Quinine and its naturally occurring stereoisomer quinidine are natural alkaloids found in the bark of the cinchona tree, originally from South America. Today, quinine and quinidine are individually synthesized for pharmaceutical and medical purposes. Both are effective antimalarial drugs; however, quinidine is also prescribed as a class 1a antiarrhythmic medication. Quinine and quinidine both have a similar mechanism of action as antimalarial drugs. They interfere with the malaria parasite’s ability to digest hemoglobin, with quinidine being reportedly more effective in doing so. Quinine and quinidine also block sodium and potassium channels to stabilize heart rhythm, but only quinidine is prescribed for this purpose. The drugs are mainly metabolized via CYP2D6 to an inactive 3-hydroxyquinine and 3-hydroxyquinidine metabolite, respectively. Trade names for quinine include, Qualaquin® and for quinidine include Cardioquin®, Cin-Quin®, and Quinidex®. Quinine is also present in some food and beverages such as teas, Bitter Lemon, and Tonic Water. Laboratory tests may not distinguish between quinine and quinidine, and their presence may be reported non-specifically as undifferentiated quinine/quinidine.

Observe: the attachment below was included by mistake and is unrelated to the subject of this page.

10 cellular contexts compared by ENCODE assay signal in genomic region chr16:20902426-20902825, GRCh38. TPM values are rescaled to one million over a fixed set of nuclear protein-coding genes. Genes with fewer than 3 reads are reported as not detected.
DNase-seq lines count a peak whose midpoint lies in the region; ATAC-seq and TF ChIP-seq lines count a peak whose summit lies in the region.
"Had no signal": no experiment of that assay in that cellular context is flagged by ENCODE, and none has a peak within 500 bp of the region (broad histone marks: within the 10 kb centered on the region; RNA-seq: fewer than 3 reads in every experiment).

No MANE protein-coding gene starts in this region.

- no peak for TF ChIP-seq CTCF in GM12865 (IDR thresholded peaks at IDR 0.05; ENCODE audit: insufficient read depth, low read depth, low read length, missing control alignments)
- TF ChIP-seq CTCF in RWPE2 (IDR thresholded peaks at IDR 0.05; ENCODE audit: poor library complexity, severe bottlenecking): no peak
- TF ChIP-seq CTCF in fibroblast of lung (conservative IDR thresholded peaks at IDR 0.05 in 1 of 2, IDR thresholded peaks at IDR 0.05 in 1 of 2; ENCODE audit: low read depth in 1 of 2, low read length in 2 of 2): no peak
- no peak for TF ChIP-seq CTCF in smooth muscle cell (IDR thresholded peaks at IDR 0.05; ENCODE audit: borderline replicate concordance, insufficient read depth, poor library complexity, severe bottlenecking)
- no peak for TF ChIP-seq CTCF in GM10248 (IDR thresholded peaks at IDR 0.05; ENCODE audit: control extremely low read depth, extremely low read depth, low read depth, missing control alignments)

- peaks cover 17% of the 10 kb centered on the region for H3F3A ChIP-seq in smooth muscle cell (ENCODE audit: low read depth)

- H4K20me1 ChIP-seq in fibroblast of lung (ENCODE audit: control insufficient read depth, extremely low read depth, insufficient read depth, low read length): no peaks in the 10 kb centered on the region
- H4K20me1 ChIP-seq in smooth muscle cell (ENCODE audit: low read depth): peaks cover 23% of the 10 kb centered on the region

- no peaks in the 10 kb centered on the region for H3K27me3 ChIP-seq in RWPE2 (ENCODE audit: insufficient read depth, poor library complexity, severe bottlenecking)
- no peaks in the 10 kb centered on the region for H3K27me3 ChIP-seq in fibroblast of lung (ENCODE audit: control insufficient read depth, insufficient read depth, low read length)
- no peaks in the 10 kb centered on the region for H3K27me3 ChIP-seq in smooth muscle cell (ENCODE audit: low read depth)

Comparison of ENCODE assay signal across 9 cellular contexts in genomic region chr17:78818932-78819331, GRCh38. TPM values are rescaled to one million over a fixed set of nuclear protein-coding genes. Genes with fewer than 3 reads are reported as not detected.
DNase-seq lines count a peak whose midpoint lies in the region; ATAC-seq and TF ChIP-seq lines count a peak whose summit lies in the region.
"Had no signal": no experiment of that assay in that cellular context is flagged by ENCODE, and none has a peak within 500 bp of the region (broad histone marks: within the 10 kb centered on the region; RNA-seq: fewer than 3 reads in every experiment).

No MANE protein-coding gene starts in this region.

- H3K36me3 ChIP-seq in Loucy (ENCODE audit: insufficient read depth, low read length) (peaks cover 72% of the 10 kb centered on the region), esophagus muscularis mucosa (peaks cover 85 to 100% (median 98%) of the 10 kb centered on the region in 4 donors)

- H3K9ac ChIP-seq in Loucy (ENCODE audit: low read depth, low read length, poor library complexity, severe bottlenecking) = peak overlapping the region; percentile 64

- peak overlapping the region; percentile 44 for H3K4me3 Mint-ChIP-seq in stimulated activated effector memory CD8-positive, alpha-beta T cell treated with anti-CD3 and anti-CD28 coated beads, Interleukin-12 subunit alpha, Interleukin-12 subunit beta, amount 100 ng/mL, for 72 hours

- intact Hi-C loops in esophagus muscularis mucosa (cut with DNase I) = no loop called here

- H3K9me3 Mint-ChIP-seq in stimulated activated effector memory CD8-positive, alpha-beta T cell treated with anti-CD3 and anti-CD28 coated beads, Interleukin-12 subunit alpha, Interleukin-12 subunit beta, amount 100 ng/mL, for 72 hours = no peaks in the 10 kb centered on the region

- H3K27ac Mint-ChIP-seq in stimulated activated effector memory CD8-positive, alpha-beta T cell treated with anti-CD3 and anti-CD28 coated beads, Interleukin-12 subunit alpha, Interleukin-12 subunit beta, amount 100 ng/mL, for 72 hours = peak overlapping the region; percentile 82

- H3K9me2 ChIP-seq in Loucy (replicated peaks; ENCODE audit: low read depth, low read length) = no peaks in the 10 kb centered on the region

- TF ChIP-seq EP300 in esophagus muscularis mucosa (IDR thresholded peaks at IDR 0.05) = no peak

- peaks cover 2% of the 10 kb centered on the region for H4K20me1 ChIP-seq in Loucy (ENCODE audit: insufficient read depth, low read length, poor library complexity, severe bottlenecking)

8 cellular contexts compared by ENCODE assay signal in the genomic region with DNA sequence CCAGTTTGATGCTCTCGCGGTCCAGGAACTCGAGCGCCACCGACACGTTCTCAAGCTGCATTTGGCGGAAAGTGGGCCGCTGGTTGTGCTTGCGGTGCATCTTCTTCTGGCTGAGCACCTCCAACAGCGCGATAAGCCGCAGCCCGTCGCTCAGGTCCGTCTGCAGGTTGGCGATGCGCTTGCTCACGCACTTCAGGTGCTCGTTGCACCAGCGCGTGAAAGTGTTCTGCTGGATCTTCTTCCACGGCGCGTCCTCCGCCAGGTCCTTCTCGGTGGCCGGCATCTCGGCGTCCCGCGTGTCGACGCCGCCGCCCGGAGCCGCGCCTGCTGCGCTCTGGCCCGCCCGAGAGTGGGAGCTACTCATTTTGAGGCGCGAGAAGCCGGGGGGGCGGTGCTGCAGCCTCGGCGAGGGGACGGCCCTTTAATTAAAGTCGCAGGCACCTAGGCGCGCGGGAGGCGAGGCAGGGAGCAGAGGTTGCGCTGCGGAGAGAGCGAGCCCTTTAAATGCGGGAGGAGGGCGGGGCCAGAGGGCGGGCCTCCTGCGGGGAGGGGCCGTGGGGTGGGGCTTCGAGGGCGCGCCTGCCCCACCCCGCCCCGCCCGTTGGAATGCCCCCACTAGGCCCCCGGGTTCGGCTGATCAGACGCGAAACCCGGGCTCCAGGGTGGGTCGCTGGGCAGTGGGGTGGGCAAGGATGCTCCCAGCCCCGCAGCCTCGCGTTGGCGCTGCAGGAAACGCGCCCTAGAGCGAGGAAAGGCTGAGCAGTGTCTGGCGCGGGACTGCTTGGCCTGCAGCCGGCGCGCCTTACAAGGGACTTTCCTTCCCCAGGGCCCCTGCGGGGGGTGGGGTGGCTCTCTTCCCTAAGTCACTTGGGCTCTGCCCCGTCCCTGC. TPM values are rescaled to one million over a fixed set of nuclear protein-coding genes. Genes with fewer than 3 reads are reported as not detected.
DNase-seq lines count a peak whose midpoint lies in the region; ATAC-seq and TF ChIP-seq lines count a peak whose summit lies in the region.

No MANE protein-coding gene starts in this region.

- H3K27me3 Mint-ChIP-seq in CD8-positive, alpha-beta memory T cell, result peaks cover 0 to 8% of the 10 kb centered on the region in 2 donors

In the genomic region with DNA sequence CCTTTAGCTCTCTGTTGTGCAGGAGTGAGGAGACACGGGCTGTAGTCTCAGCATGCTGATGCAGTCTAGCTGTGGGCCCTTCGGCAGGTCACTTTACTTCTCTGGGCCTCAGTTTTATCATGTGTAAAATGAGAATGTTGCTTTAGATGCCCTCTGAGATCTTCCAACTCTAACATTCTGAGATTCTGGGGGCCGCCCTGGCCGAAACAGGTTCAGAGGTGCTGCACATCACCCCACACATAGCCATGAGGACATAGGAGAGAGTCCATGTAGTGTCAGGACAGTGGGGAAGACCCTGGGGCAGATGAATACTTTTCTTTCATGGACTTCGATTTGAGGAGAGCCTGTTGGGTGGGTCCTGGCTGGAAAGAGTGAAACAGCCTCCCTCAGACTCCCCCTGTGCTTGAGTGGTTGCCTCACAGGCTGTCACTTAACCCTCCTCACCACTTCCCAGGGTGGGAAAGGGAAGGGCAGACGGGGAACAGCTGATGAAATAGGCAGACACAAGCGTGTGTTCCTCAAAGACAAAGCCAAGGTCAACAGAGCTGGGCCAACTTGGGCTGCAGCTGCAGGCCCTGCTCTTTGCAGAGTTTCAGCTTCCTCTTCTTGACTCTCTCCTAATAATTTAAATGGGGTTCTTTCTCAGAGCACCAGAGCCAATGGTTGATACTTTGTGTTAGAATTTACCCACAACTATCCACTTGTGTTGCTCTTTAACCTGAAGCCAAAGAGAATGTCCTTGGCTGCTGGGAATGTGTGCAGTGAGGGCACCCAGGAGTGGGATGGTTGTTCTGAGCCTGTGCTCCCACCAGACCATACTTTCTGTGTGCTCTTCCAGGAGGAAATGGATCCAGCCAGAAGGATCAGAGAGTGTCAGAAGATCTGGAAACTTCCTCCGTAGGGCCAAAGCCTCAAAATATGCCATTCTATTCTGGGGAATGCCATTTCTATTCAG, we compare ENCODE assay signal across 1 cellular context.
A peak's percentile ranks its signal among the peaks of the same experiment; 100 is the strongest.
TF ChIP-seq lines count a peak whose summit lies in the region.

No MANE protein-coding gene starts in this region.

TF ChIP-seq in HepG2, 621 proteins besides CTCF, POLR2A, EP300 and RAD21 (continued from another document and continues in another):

Quinine & Quinidine: Toxic Adulterants Found in Illicit Street Drugs
Tags: Adulterant, Chemistry, Cutting Agent, drugs, Forensic, overdose, Quinidine, Quinine, Toxic, Toxicity, Toxicology